Investors turn short on most Asian currencies, cut long bets on yuan sharply: Reuters poll
BENGALURU (Reuters) – Investors cut long bets sharply on the Chinese yuan while turning short on most other Asian currencies, a Reuters poll showed, as U.S. economic growth and rising Treasury yields bolstered the dollar.
Expectation that the U.S. economic recovery will far outpace the rest of the world has seen Treasury yields on the rise and is giving the dollar an added boost, sapping appetite for emerging market currencies and bonds that traditionally yield more though are considered riskier.
Positions on the yuan have remained long since July last year as the world’s second-largest economy emerged from the crutches of the pandemic and was the only major economy to see growth in 2020. The view on the yuan now is on the verge of turning bearish, a fortnightly poll of 13 respondents showed.
Bets on the South Korean won, Singapore dollar and Malaysian ringgit all turned bearish for the first time since early last summer.
For the Indonesian rupiah, which backs some of the highest-yielding debt in emerging markets, investors turned short for the first time since late October, and were the most bearish since earlier that same month. Since the last poll two weeks ago, the rupiah has lost about 2.2%.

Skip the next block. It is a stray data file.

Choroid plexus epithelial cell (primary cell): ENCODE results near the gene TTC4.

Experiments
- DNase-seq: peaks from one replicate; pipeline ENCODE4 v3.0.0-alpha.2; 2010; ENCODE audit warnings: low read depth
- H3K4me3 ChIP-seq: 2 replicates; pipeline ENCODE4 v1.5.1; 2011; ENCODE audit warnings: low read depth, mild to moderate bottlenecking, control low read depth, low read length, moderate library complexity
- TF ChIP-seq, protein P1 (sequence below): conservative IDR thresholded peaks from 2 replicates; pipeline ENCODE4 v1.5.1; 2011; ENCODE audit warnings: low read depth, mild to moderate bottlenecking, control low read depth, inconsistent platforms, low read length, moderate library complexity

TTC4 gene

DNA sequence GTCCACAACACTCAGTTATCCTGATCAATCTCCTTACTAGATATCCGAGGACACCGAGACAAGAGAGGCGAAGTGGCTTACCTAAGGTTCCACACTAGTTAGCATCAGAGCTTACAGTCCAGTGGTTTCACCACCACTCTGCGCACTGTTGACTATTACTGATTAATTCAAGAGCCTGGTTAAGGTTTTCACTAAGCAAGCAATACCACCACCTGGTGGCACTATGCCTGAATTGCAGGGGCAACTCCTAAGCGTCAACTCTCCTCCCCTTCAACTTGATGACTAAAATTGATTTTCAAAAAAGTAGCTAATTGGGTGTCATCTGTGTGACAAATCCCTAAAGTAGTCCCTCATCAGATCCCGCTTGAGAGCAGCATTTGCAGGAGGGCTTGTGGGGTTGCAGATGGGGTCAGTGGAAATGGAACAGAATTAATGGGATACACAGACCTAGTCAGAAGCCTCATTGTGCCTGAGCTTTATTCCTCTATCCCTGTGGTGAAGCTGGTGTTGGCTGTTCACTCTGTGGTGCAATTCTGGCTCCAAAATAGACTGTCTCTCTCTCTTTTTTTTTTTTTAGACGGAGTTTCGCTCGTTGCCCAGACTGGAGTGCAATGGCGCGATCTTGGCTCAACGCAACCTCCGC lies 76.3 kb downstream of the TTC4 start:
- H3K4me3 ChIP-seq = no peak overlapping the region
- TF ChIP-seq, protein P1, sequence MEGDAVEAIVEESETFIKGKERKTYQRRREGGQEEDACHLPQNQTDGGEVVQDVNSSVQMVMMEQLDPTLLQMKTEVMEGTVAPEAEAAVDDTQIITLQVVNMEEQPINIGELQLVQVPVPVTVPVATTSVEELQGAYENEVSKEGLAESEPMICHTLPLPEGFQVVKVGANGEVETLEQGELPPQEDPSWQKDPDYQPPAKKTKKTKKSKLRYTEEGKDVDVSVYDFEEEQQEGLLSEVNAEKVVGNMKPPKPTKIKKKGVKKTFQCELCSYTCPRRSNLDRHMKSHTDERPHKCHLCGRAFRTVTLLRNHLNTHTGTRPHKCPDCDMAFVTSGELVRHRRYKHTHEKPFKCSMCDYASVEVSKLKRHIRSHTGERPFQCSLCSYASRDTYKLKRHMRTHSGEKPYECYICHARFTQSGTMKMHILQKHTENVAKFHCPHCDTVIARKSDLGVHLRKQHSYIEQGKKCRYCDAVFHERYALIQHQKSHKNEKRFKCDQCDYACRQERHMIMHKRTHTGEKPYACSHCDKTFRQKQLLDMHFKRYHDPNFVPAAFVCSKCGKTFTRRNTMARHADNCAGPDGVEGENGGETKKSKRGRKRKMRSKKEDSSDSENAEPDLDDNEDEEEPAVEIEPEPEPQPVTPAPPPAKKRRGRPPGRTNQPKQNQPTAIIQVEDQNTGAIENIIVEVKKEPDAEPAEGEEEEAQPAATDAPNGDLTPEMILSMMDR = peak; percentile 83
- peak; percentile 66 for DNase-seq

Positioning data shows hedge funds paring net short-dollar positions to $29 billion last week.
Concerns also remain that the $1.9 trillion U.S. coronavirus relief package, set to be signed by U.S. President Joe Biden this week, may cause inflation to rise.
OCBC Bank’s ‘pressure gauge’, which indexes various factors that influence exchange rates, for Asian currencies is moving into the depreciation zone.
“The move of the FX pressure gauge into the depreciation zone leaves us concerned about the near-term prospects of Asian currencies,” Terence Wu, an FX Strategist at OCBC, wrote in a note.
He said they cannot rule out the pressure gauge deepening in the depreciation zone, which could see portfolio outflows extend for equities in North Asia and Indonesian bonds.
In Taiwan, investors remained long on the local dollar though bets were scaled back.
The central bank governor said the United States may label the trade-dependent island a currency manipulator. On Wednesday, data showed it spent a net $39.1 billion last year to intervene in the foreign exchange market.
The Asian currency positioning poll is focused on what analysts and fund managers believe are the current market positions in nine Asian emerging market currencies: the Chinese yuan, South Korean won, Singapore dollar, Indonesian rupiah, Taiwan dollar, Indian rupee, Philippine peso, Malaysian ringgit and Thai baht.
The poll uses estimates of net long or short positions on a scale of minus 3 to plus 3. A score of plus 3 indicates the market is significantly long U.S. dollars.
The figures include positions held through non-deliverable forwards (NDFs).
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